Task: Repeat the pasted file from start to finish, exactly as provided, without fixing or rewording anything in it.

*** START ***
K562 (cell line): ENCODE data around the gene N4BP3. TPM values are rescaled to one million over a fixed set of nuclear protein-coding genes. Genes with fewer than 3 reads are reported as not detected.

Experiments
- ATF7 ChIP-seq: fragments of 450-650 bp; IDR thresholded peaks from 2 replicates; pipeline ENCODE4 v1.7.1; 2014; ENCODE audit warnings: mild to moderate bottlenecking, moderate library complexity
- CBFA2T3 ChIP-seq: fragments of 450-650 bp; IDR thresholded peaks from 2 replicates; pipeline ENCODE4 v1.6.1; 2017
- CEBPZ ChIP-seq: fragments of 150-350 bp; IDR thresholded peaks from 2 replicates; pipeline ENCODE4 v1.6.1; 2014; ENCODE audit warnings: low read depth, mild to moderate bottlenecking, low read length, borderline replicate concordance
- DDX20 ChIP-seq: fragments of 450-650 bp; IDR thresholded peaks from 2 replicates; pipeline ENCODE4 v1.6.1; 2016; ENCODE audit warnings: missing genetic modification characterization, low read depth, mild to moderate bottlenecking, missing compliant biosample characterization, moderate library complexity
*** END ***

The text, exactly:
K562 (cell line): ENCODE data around the gene N4BP3. TPM values are rescaled to one million over a fixed set of nuclear protein-coding genes. Genes with fewer than 3 reads are reported as not detected.

Experiments
- ATF7 ChIP-seq: fragments of 450-650 bp; IDR thresholded peaks from 2 replicates; pipeline ENCODE4 v1.7.1; 2014; ENCODE audit warnings: mild to moderate bottlenecking, moderate library complexity
- CBFA2T3 ChIP-seq: fragments of 450-650 bp; IDR thresholded peaks from 2 replicates; pipeline ENCODE4 v1.6.1; 2017
- CEBPZ ChIP-seq: fragments of 150-350 bp; IDR thresholded peaks from 2 replicates; pipeline ENCODE4 v1.6.1; 2014; ENCODE audit warnings: low read depth, mild to moderate bottlenecking, low read length, borderline replicate concordance
- DDX20 ChIP-seq: fragments of 450-650 bp; IDR thresholded peaks from 2 replicates; pipeline ENCODE4 v1.6.1; 2016; ENCODE audit warnings: missing genetic modification characterization, low read depth, mild to moderate bottlenecking, missing compliant biosample characterization, moderate library complexity